In the mid-1940s, in a desperate attempt to feed hungry soldiers and citizens of the world after the catastrophes of the first and second world wars, farmers and researchers alike gathered together to invent and sell the first official, man-made, pesticides. Although the implementation and creation of these dangerous chemicals proved to Mother Nature and her fellow comrades that human beings are ingenious, clever creatures capable of finding ways to feed themselves, eventually, in less than ten years time, the effects of these chemicals such as the increasing levels of cancer amongst humans and insect resistance to these chemicals, led to the creation of the current imbalance of the Earth’s ecosystem.
Life and Death in the World of Pesticide Use
Prior to the development of pesticides and poisons such as DDT, it was very common for human beings to control their environment using simple tools made of wood, stone, and so on. Depending on how well farmers knew the land that they were raising their crops on, though these so-called primitive methods were rather time-consuming, overall, they were safer for the environment.
However, as soon as these chemicals were introduced to modern agriculture, especially since most of them were used in areas where it was easy for them to get into local reservoirs and other bodies of water during rainstorms, not only did these chemicals damaged the pH system(s) of the soil that they touched, they also caused an increase in damage in human cells. It’s not just in the food grown to feed us, we even expose ourselves directly to these harmful chemicals we we unknowing purchase and use pesticides in our homes. Many sources teach home users how to use pesticides for pests, but they do provide adequate education and warnings of the dangers these chemicals can cause to the users.
According to Rachel Carson, author of the book that started the first American, environmental movement, Silent Spring, because pesticides are dangerous to both humans and the environment around them, “They should not be called ‘insecticides’, but ‘biocides’ “(13). In other words, not only do pesticides have the ability to create damage amongst insects and other pests, but also to whatever else it touches, including the insides of the human body (often unintentionally). Given that Mother Nature herself can only grow and adapt at a certain rate, depending on how much pesticide is used in a particular area, even humans who create the pesticides have a certain finite of tolerance towards the effects of these chemicals. Unless if they can manage to adapt as quickly as their fellow fr-enemies, the insects, it is only a matter of time until humans can find a way to use safer alternatives to synthetic pesticides.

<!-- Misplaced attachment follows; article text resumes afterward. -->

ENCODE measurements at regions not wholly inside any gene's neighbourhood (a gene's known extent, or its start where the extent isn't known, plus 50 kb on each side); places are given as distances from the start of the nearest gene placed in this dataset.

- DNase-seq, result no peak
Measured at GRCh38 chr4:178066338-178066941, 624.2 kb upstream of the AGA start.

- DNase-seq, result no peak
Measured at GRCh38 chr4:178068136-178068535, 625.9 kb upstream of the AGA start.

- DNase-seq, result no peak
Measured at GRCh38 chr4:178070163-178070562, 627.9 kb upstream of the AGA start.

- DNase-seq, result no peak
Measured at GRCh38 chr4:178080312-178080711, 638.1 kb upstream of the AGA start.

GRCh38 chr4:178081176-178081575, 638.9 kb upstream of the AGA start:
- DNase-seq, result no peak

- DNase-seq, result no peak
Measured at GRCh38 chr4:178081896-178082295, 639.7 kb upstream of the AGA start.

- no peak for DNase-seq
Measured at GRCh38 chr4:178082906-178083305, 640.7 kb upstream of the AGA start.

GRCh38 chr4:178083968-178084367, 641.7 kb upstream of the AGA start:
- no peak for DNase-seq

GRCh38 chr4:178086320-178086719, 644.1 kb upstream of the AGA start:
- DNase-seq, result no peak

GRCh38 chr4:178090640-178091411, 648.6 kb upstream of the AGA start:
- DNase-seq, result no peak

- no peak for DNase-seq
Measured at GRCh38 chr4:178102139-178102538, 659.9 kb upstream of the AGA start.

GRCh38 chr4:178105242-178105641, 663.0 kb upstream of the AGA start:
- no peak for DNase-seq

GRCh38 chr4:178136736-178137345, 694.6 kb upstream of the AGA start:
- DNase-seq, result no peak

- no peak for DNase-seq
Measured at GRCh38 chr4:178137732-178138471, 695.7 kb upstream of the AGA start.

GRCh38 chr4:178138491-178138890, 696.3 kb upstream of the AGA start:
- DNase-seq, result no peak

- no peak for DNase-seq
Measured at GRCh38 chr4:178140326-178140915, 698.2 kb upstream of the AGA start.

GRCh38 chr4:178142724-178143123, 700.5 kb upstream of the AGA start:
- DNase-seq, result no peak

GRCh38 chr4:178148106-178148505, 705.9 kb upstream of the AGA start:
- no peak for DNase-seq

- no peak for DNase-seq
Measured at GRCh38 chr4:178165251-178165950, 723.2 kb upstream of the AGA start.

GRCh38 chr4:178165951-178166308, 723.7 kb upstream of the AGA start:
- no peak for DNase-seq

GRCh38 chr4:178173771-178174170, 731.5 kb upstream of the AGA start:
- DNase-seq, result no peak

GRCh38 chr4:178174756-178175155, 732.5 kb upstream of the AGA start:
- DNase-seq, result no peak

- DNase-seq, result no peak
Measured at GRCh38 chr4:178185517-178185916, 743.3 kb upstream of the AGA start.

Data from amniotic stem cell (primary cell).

Despite the fact that humans over the years have managed to find safer alternatives to using pesticides, because insects, like bacteria, have the ability to quickly spread information and become resistance to certain chemicals, not only are they proven to be a threat to the crops that they come into contact with, but also to the animals and (to an extent), the people that either directly or indirectly consume them. According to WGNH Educational Foundation, “Rachel Carson predicted such resistance in her groundbreaking book, Silent Spring…Since the 1980s, some 13 percent of crops is being lost — and more pesticides are being used.” As such, because these insects have found ways to resistant to pesticides, until humans find ways so that pesticides may one day become obsolete, it would only be a matter of time until the Earth is no longer a hospitable planet.
Because of the rise in the use of pesticides over the years, not only have humans risked destroying other living creatures, as well as the environment around them, but also themselves as well. Until we make synthetic insecticides obsolete, we are better off taking care of our pests through more “traditional means (pulling weeds out of the ground for instance).” For better or worse, the Earth’s ecosystems are “give-and-take” systems.
Works Cited Carson, Rachel L. Silent Spring. Fawcett Crest Book, 1967. WGBH Educational Foundation. "Pesticide Resistance." PBS Public Broadcasting Service, http://www.pbs.org/wgbh/evolution/library/10/1/l_101_02.html